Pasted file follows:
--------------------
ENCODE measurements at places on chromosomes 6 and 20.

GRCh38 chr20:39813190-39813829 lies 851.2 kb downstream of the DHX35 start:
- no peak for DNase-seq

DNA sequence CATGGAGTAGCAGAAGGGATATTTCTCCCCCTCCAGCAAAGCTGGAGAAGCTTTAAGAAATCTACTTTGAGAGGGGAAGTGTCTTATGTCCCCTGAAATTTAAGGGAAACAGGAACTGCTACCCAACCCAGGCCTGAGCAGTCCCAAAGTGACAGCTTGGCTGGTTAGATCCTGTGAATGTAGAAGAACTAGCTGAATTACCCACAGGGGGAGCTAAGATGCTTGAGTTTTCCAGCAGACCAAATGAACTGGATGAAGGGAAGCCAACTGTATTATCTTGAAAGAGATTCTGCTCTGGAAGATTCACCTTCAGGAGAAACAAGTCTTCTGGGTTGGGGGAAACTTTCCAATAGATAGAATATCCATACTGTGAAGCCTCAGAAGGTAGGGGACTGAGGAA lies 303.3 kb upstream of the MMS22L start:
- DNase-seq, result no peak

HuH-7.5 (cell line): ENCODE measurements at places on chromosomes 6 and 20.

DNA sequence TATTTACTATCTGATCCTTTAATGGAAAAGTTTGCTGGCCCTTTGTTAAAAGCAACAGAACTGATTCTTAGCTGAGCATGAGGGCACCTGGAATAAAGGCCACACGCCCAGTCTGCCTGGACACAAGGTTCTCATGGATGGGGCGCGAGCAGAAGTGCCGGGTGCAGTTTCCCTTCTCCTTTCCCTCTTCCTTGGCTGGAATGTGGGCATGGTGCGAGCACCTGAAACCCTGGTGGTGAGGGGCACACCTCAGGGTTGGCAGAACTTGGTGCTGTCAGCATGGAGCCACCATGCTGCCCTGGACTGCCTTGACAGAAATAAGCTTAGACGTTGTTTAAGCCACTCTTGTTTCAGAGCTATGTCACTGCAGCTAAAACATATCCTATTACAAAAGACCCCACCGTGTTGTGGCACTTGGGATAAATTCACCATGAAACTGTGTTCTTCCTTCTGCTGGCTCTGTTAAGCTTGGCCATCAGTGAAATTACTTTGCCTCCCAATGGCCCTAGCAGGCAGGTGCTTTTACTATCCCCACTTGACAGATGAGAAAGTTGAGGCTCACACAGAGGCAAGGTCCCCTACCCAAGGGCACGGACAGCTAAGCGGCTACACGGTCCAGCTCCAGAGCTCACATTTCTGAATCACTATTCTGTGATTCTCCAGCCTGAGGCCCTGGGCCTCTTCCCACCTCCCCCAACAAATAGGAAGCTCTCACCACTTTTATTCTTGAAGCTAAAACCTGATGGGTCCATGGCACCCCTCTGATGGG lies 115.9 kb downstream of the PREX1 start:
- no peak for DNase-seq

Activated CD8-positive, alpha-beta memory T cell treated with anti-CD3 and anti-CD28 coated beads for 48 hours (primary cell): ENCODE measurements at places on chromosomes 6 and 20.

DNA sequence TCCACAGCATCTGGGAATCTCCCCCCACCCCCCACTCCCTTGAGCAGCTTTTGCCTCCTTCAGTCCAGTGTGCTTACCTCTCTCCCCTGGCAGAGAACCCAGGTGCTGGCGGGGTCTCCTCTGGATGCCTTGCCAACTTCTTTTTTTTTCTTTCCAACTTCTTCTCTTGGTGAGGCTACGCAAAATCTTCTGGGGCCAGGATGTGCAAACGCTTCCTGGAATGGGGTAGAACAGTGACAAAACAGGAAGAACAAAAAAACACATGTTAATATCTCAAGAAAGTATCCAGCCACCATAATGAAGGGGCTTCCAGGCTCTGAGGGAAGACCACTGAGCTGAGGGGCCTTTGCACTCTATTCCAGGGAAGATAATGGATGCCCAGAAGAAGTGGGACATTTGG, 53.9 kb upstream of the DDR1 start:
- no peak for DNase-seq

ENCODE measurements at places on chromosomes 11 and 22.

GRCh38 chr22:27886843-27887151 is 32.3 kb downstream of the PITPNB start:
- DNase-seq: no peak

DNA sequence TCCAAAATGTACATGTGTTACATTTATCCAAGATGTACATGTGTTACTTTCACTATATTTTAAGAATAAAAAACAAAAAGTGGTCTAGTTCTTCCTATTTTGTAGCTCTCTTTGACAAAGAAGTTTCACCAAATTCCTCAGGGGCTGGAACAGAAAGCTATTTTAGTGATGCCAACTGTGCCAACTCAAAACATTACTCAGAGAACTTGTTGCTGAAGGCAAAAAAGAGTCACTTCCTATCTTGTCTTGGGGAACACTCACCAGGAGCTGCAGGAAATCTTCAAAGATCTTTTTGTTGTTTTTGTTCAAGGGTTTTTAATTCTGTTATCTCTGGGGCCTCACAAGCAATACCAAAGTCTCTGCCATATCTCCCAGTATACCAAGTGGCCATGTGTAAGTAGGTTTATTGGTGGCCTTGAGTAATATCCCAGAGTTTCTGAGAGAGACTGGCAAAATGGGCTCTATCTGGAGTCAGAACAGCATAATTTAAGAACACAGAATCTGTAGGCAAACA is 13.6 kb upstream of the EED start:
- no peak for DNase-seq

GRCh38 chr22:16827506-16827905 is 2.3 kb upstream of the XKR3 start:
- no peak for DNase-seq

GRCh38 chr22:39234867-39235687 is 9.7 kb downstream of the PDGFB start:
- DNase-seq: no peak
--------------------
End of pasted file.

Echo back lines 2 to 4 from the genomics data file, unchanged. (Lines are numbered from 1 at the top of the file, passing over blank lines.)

GRCh38 chr20:39813190-39813829 lies 851.2 kb downstream of the DHX35 start:
- no peak for DNase-seq

DNA sequence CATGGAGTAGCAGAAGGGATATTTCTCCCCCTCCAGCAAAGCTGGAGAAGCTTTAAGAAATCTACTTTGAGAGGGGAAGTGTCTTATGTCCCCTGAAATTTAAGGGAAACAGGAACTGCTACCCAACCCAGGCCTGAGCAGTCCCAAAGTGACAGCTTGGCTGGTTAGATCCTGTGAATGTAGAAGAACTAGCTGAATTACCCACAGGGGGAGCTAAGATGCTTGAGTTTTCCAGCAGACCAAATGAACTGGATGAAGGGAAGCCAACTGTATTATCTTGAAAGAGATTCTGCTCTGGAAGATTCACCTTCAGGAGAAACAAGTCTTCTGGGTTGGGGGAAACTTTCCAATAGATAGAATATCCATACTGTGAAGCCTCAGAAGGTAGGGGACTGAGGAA lies 303.3 kb upstream of the MMS22L start: